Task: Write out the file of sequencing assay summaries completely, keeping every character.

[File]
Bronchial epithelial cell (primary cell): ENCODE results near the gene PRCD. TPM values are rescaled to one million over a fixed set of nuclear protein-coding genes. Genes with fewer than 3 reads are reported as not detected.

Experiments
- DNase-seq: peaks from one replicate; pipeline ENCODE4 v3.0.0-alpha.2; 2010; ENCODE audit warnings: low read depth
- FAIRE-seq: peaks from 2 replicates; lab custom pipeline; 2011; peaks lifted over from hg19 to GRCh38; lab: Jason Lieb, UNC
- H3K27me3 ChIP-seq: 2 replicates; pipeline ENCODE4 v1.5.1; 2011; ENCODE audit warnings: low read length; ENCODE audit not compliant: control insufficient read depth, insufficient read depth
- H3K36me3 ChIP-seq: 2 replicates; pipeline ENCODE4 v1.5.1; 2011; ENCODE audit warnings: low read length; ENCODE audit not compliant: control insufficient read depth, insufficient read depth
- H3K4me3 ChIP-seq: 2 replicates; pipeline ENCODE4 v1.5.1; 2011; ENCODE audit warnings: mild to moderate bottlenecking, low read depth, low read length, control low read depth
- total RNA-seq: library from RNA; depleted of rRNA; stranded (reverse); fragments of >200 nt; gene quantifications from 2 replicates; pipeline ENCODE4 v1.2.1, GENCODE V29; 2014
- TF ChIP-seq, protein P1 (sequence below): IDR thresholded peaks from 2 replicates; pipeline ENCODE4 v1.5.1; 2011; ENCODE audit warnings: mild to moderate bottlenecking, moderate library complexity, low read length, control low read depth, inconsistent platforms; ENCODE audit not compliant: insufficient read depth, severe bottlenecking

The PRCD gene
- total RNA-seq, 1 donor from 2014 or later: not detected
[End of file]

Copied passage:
Bronchial epithelial cell (primary cell): ENCODE results near the gene PRCD. TPM values are rescaled to one million over a fixed set of nuclear protein-coding genes. Genes with fewer than 3 reads are reported as not detected.

Experiments
- DNase-seq: peaks from one replicate; pipeline ENCODE4 v3.0.0-alpha.2; 2010; ENCODE audit warnings: low read depth
- FAIRE-seq: peaks from 2 replicates; lab custom pipeline; 2011; peaks lifted over from hg19 to GRCh38; lab: Jason Lieb, UNC
- H3K27me3 ChIP-seq: 2 replicates; pipeline ENCODE4 v1.5.1; 2011; ENCODE audit warnings: low read length; ENCODE audit not compliant: control insufficient read depth, insufficient read depth
- H3K36me3 ChIP-seq: 2 replicates; pipeline ENCODE4 v1.5.1; 2011; ENCODE audit warnings: low read length; ENCODE audit not compliant: control insufficient read depth, insufficient read depth
- H3K4me3 ChIP-seq: 2 replicates; pipeline ENCODE4 v1.5.1; 2011; ENCODE audit warnings: mild to moderate bottlenecking, low read depth, low read length, control low read depth
- total RNA-seq: library from RNA; depleted of rRNA; stranded (reverse); fragments of >200 nt; gene quantifications from 2 replicates; pipeline ENCODE4 v1.2.1, GENCODE V29; 2014
- TF ChIP-seq, protein P1 (sequence below): IDR thresholded peaks from 2 replicates; pipeline ENCODE4 v1.5.1; 2011; ENCODE audit warnings: mild to moderate bottlenecking, moderate library complexity, low read length, control low read depth, inconsistent platforms; ENCODE audit not compliant: insufficient read depth, severe bottlenecking

The PRCD gene
- total RNA-seq, 1 donor from 2014 or later: not detected